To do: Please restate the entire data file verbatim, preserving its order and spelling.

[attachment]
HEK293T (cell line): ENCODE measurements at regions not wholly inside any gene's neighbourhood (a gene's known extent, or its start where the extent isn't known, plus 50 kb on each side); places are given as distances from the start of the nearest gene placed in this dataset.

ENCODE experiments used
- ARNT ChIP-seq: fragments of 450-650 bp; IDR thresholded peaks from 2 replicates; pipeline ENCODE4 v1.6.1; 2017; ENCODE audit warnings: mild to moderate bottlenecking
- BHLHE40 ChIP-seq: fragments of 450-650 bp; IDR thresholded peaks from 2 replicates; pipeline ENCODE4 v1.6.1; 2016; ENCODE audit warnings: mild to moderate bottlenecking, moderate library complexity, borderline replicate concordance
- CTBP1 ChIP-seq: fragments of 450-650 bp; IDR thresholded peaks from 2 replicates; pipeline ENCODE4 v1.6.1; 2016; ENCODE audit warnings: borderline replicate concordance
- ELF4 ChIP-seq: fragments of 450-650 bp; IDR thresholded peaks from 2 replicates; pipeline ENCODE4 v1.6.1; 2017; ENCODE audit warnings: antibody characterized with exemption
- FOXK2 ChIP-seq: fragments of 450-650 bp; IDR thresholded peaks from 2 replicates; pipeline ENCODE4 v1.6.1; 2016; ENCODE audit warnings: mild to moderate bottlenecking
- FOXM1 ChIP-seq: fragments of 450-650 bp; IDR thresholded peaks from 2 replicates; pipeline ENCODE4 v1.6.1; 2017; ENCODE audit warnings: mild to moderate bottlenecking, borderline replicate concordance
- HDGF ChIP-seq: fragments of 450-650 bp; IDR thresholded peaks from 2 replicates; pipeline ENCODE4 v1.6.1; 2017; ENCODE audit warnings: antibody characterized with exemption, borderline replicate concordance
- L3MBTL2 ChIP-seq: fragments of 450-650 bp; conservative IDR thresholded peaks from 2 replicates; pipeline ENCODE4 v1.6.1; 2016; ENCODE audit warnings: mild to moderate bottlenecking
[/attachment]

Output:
HEK293T (cell line): ENCODE measurements at regions not wholly inside any gene's neighbourhood (a gene's known extent, or its start where the extent isn't known, plus 50 kb on each side); places are given as distances from the start of the nearest gene placed in this dataset.

ENCODE experiments used
- ARNT ChIP-seq: fragments of 450-650 bp; IDR thresholded peaks from 2 replicates; pipeline ENCODE4 v1.6.1; 2017; ENCODE audit warnings: mild to moderate bottlenecking
- BHLHE40 ChIP-seq: fragments of 450-650 bp; IDR thresholded peaks from 2 replicates; pipeline ENCODE4 v1.6.1; 2016; ENCODE audit warnings: mild to moderate bottlenecking, moderate library complexity, borderline replicate concordance
- CTBP1 ChIP-seq: fragments of 450-650 bp; IDR thresholded peaks from 2 replicates; pipeline ENCODE4 v1.6.1; 2016; ENCODE audit warnings: borderline replicate concordance
- ELF4 ChIP-seq: fragments of 450-650 bp; IDR thresholded peaks from 2 replicates; pipeline ENCODE4 v1.6.1; 2017; ENCODE audit warnings: antibody characterized with exemption
- FOXK2 ChIP-seq: fragments of 450-650 bp; IDR thresholded peaks from 2 replicates; pipeline ENCODE4 v1.6.1; 2016; ENCODE audit warnings: mild to moderate bottlenecking
- FOXM1 ChIP-seq: fragments of 450-650 bp; IDR thresholded peaks from 2 replicates; pipeline ENCODE4 v1.6.1; 2017; ENCODE audit warnings: mild to moderate bottlenecking, borderline replicate concordance
- HDGF ChIP-seq: fragments of 450-650 bp; IDR thresholded peaks from 2 replicates; pipeline ENCODE4 v1.6.1; 2017; ENCODE audit warnings: antibody characterized with exemption, borderline replicate concordance
- L3MBTL2 ChIP-seq: fragments of 450-650 bp; conservative IDR thresholded peaks from 2 replicates; pipeline ENCODE4 v1.6.1; 2016; ENCODE audit warnings: mild to moderate bottlenecking